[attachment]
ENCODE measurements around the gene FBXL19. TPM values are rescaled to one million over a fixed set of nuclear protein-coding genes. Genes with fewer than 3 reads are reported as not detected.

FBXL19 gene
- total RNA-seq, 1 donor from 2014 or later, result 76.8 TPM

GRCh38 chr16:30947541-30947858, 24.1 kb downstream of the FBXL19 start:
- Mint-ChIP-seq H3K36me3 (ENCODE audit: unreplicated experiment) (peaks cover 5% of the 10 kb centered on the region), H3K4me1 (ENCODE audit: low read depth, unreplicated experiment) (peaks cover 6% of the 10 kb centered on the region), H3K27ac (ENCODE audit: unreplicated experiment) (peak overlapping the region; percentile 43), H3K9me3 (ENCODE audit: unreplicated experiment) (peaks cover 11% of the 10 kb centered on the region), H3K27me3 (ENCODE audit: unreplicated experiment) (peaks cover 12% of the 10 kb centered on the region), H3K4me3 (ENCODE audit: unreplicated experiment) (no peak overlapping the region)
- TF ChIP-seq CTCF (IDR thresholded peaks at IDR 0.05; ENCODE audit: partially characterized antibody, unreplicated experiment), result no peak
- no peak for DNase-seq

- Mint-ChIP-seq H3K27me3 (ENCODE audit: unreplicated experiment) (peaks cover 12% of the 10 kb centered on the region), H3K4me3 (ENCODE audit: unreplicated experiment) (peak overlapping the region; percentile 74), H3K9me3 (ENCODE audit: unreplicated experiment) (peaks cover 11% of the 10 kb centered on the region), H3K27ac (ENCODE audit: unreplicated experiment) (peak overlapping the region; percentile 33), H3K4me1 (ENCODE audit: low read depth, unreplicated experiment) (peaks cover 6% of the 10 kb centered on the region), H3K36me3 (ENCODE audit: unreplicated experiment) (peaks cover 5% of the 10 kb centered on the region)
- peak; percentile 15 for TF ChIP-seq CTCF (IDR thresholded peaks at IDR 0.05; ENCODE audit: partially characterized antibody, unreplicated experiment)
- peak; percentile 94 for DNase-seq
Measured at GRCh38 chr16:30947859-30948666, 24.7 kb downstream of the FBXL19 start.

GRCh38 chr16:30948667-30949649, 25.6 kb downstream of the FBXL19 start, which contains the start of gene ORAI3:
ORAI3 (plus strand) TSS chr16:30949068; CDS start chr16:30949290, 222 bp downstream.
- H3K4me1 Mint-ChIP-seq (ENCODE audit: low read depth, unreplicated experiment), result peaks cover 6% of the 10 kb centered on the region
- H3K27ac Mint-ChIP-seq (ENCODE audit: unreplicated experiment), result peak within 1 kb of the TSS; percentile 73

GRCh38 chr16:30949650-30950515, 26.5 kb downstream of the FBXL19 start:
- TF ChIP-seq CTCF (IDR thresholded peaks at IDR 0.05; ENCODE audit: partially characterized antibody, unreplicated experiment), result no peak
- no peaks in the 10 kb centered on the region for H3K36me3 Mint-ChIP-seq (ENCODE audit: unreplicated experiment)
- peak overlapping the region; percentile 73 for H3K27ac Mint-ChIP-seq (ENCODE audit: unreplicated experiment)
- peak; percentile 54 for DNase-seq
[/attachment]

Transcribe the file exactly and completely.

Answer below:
ENCODE measurements around the gene FBXL19. TPM values are rescaled to one million over a fixed set of nuclear protein-coding genes. Genes with fewer than 3 reads are reported as not detected.

FBXL19 gene
- total RNA-seq, 1 donor from 2014 or later, result 76.8 TPM

GRCh38 chr16:30947541-30947858, 24.1 kb downstream of the FBXL19 start:
- Mint-ChIP-seq H3K36me3 (ENCODE audit: unreplicated experiment) (peaks cover 5% of the 10 kb centered on the region), H3K4me1 (ENCODE audit: low read depth, unreplicated experiment) (peaks cover 6% of the 10 kb centered on the region), H3K27ac (ENCODE audit: unreplicated experiment) (peak overlapping the region; percentile 43), H3K9me3 (ENCODE audit: unreplicated experiment) (peaks cover 11% of the 10 kb centered on the region), H3K27me3 (ENCODE audit: unreplicated experiment) (peaks cover 12% of the 10 kb centered on the region), H3K4me3 (ENCODE audit: unreplicated experiment) (no peak overlapping the region)
- TF ChIP-seq CTCF (IDR thresholded peaks at IDR 0.05; ENCODE audit: partially characterized antibody, unreplicated experiment), result no peak
- no peak for DNase-seq

- Mint-ChIP-seq H3K27me3 (ENCODE audit: unreplicated experiment) (peaks cover 12% of the 10 kb centered on the region), H3K4me3 (ENCODE audit: unreplicated experiment) (peak overlapping the region; percentile 74), H3K9me3 (ENCODE audit: unreplicated experiment) (peaks cover 11% of the 10 kb centered on the region), H3K27ac (ENCODE audit: unreplicated experiment) (peak overlapping the region; percentile 33), H3K4me1 (ENCODE audit: low read depth, unreplicated experiment) (peaks cover 6% of the 10 kb centered on the region), H3K36me3 (ENCODE audit: unreplicated experiment) (peaks cover 5% of the 10 kb centered on the region)
- peak; percentile 15 for TF ChIP-seq CTCF (IDR thresholded peaks at IDR 0.05; ENCODE audit: partially characterized antibody, unreplicated experiment)
- peak; percentile 94 for DNase-seq
Measured at GRCh38 chr16:30947859-30948666, 24.7 kb downstream of the FBXL19 start.

GRCh38 chr16:30948667-30949649, 25.6 kb downstream of the FBXL19 start, which contains the start of gene ORAI3:
ORAI3 (plus strand) TSS chr16:30949068; CDS start chr16:30949290, 222 bp downstream.
- H3K4me1 Mint-ChIP-seq (ENCODE audit: low read depth, unreplicated experiment), result peaks cover 6% of the 10 kb centered on the region
- H3K27ac Mint-ChIP-seq (ENCODE audit: unreplicated experiment), result peak within 1 kb of the TSS; percentile 73

GRCh38 chr16:30949650-30950515, 26.5 kb downstream of the FBXL19 start:
- TF ChIP-seq CTCF (IDR thresholded peaks at IDR 0.05; ENCODE audit: partially characterized antibody, unreplicated experiment), result no peak
- no peaks in the 10 kb centered on the region for H3K36me3 Mint-ChIP-seq (ENCODE audit: unreplicated experiment)
- peak overlapping the region; percentile 73 for H3K27ac Mint-ChIP-seq (ENCODE audit: unreplicated experiment)
- peak; percentile 54 for DNase-seq